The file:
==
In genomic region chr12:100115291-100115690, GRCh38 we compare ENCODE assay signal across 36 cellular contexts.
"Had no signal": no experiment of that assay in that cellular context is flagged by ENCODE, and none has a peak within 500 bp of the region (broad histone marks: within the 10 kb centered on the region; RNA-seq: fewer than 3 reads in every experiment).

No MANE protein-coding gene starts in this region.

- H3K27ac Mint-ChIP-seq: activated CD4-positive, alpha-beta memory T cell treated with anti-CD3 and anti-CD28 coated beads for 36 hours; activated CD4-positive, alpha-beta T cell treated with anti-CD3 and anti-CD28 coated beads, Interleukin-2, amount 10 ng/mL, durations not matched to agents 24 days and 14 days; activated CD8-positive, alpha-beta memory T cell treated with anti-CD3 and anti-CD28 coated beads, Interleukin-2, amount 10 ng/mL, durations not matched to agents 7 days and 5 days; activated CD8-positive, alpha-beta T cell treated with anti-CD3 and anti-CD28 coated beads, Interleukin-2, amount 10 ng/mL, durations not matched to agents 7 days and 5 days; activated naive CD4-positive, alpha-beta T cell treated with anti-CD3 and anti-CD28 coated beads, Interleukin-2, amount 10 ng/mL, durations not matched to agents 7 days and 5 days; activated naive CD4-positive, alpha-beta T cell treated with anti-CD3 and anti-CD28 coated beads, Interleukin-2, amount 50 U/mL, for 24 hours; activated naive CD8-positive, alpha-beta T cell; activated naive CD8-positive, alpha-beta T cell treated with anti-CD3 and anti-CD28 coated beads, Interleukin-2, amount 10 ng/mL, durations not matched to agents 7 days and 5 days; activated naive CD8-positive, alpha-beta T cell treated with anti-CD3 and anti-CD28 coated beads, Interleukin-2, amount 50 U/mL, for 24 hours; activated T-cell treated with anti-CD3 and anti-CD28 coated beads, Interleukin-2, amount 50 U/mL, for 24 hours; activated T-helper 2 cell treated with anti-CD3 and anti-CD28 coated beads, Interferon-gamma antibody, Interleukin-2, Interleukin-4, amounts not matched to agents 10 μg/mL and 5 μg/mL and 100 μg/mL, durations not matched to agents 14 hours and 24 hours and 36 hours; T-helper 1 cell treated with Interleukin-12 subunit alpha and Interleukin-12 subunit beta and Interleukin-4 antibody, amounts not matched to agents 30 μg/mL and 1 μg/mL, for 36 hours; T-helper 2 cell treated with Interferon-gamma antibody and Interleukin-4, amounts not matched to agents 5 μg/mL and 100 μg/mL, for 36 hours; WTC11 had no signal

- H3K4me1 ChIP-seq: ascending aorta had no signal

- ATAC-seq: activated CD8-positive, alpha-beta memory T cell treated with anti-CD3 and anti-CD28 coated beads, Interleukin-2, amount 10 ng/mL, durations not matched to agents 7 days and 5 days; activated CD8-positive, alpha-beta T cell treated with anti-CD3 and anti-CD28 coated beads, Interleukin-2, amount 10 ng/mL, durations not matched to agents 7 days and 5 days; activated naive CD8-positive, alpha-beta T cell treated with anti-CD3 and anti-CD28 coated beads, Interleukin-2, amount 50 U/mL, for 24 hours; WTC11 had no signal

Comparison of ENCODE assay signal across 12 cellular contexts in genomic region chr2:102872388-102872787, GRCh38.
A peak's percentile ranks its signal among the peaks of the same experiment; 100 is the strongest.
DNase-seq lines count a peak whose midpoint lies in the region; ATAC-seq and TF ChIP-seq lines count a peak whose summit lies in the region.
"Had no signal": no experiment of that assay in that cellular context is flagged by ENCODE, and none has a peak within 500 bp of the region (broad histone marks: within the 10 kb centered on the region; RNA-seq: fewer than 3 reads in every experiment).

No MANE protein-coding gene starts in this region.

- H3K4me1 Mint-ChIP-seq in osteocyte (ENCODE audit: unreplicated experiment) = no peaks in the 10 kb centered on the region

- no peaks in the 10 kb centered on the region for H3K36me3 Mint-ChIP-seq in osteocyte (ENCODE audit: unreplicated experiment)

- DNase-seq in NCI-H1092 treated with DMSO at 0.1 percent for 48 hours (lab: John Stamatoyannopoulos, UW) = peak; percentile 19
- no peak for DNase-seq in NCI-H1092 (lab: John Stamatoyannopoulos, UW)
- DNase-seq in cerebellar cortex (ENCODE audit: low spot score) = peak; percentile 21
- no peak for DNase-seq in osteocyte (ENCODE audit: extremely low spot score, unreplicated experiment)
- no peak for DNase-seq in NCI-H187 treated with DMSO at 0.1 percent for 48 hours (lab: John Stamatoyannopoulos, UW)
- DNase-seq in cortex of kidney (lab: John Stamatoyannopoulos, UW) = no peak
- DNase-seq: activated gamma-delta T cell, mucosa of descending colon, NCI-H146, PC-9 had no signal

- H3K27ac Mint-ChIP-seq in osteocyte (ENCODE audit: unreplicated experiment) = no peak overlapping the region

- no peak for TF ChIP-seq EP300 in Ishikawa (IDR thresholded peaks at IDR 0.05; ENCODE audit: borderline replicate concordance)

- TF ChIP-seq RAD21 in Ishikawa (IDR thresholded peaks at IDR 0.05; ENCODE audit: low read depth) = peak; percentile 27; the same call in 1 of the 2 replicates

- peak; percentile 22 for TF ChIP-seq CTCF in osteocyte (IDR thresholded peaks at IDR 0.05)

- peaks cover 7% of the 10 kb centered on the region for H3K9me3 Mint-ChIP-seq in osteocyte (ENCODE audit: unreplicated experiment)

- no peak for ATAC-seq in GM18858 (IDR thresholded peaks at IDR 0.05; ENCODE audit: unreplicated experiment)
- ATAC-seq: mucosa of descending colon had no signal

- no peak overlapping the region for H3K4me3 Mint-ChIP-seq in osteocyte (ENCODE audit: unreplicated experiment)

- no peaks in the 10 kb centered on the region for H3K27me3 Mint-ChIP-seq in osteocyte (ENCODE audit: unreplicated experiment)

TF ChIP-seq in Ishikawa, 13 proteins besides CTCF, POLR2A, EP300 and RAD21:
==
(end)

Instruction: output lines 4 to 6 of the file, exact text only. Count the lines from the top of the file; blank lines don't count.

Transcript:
- H3K27ac Mint-ChIP-seq: activated CD4-positive, alpha-beta memory T cell treated with anti-CD3 and anti-CD28 coated beads for 36 hours; activated CD4-positive, alpha-beta T cell treated with anti-CD3 and anti-CD28 coated beads, Interleukin-2, amount 10 ng/mL, durations not matched to agents 24 days and 14 days; activated CD8-positive, alpha-beta memory T cell treated with anti-CD3 and anti-CD28 coated beads, Interleukin-2, amount 10 ng/mL, durations not matched to agents 7 days and 5 days; activated CD8-positive, alpha-beta T cell treated with anti-CD3 and anti-CD28 coated beads, Interleukin-2, amount 10 ng/mL, durations not matched to agents 7 days and 5 days; activated naive CD4-positive, alpha-beta T cell treated with anti-CD3 and anti-CD28 coated beads, Interleukin-2, amount 10 ng/mL, durations not matched to agents 7 days and 5 days; activated naive CD4-positive, alpha-beta T cell treated with anti-CD3 and anti-CD28 coated beads, Interleukin-2, amount 50 U/mL, for 24 hours; activated naive CD8-positive, alpha-beta T cell; activated naive CD8-positive, alpha-beta T cell treated with anti-CD3 and anti-CD28 coated beads, Interleukin-2, amount 10 ng/mL, durations not matched to agents 7 days and 5 days; activated naive CD8-positive, alpha-beta T cell treated with anti-CD3 and anti-CD28 coated beads, Interleukin-2, amount 50 U/mL, for 24 hours; activated T-cell treated with anti-CD3 and anti-CD28 coated beads, Interleukin-2, amount 50 U/mL, for 24 hours; activated T-helper 2 cell treated with anti-CD3 and anti-CD28 coated beads, Interferon-gamma antibody, Interleukin-2, Interleukin-4, amounts not matched to agents 10 μg/mL and 5 μg/mL and 100 μg/mL, durations not matched to agents 14 hours and 24 hours and 36 hours; T-helper 1 cell treated with Interleukin-12 subunit alpha and Interleukin-12 subunit beta and Interleukin-4 antibody, amounts not matched to agents 30 μg/mL and 1 μg/mL, for 36 hours; T-helper 2 cell treated with Interferon-gamma antibody and Interleukin-4, amounts not matched to agents 5 μg/mL and 100 μg/mL, for 36 hours; WTC11 had no signal

- H3K4me1 ChIP-seq: ascending aorta had no signal

- ATAC-seq: activated CD8-positive, alpha-beta memory T cell treated with anti-CD3 and anti-CD28 coated beads, Interleukin-2, amount 10 ng/mL, durations not matched to agents 7 days and 5 days; activated CD8-positive, alpha-beta T cell treated with anti-CD3 and anti-CD28 coated beads, Interleukin-2, amount 10 ng/mL, durations not matched to agents 7 days and 5 days; activated naive CD8-positive, alpha-beta T cell treated with anti-CD3 and anti-CD28 coated beads, Interleukin-2, amount 50 U/mL, for 24 hours; WTC11 had no signal